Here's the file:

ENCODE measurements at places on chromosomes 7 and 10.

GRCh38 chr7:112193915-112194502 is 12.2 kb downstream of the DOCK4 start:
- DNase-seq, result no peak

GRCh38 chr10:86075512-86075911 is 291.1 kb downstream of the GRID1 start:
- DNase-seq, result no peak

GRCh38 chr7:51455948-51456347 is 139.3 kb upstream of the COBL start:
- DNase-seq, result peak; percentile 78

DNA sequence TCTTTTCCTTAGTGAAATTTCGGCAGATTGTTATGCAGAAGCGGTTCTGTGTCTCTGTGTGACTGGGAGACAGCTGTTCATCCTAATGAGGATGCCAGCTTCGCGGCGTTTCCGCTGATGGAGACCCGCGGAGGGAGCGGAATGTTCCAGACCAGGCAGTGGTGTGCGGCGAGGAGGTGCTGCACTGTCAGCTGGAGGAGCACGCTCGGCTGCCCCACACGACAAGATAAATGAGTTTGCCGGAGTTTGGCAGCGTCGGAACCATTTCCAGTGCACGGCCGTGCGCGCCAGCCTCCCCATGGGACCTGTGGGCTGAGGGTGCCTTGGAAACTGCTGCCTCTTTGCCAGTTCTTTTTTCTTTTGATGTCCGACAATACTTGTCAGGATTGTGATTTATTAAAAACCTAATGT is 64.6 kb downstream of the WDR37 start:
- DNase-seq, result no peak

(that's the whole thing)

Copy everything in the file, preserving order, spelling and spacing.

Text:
ENCODE measurements at places on chromosomes 7 and 10.

GRCh38 chr7:112193915-112194502 is 12.2 kb downstream of the DOCK4 start:
- DNase-seq, result no peak

GRCh38 chr10:86075512-86075911 is 291.1 kb downstream of the GRID1 start:
- DNase-seq, result no peak

GRCh38 chr7:51455948-51456347 is 139.3 kb upstream of the COBL start:
- DNase-seq, result peak; percentile 78

DNA sequence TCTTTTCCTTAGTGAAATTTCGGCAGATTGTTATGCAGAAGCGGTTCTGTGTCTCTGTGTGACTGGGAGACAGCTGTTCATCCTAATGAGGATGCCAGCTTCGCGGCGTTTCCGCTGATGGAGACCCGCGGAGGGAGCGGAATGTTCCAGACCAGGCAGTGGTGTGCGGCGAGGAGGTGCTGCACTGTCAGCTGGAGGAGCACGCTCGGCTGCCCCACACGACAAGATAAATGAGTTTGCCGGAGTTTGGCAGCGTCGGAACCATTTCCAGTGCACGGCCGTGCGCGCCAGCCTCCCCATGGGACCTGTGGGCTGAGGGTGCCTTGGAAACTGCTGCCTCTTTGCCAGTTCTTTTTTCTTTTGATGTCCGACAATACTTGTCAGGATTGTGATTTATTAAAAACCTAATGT is 64.6 kb downstream of the WDR37 start:
- DNase-seq, result no peak